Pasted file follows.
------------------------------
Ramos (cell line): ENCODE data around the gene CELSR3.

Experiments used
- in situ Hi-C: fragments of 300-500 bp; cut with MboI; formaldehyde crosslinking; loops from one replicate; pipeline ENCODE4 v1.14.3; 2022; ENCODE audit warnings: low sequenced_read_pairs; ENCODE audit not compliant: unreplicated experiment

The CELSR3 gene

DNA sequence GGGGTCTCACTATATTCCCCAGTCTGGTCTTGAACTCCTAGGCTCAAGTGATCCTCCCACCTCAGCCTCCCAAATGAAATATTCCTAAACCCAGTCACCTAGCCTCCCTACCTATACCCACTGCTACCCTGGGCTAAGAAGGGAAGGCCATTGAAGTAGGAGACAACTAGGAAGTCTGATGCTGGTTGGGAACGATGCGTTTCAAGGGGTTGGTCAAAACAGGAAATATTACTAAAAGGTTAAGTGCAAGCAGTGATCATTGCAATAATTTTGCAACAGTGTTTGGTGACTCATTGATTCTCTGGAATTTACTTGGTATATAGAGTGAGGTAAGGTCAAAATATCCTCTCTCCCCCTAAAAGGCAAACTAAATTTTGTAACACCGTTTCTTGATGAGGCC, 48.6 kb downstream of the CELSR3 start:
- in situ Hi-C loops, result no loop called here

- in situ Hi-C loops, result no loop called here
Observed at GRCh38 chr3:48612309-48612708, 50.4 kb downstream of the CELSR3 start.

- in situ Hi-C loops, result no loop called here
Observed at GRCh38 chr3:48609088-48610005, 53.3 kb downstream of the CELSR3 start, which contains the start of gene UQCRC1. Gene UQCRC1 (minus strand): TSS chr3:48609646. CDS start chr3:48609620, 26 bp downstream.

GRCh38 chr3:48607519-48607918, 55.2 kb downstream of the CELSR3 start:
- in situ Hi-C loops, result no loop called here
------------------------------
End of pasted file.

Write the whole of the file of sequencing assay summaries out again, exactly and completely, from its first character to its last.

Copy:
Ramos (cell line): ENCODE data around the gene CELSR3.

Experiments used
- in situ Hi-C: fragments of 300-500 bp; cut with MboI; formaldehyde crosslinking; loops from one replicate; pipeline ENCODE4 v1.14.3; 2022; ENCODE audit warnings: low sequenced_read_pairs; ENCODE audit not compliant: unreplicated experiment

The CELSR3 gene

DNA sequence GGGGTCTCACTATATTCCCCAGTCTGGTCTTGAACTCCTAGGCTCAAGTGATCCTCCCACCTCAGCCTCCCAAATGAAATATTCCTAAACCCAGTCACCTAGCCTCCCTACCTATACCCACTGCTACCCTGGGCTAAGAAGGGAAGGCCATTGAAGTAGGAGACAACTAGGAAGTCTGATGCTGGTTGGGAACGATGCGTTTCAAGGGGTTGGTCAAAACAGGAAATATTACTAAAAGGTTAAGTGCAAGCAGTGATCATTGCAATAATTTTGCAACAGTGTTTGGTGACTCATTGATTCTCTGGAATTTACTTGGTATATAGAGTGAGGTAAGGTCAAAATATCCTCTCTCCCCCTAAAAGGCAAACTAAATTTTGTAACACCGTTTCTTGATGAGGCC, 48.6 kb downstream of the CELSR3 start:
- in situ Hi-C loops, result no loop called here

- in situ Hi-C loops, result no loop called here
Observed at GRCh38 chr3:48612309-48612708, 50.4 kb downstream of the CELSR3 start.

- in situ Hi-C loops, result no loop called here
Observed at GRCh38 chr3:48609088-48610005, 53.3 kb downstream of the CELSR3 start, which contains the start of gene UQCRC1. Gene UQCRC1 (minus strand): TSS chr3:48609646. CDS start chr3:48609620, 26 bp downstream.

GRCh38 chr3:48607519-48607918, 55.2 kb downstream of the CELSR3 start:
- in situ Hi-C loops, result no loop called here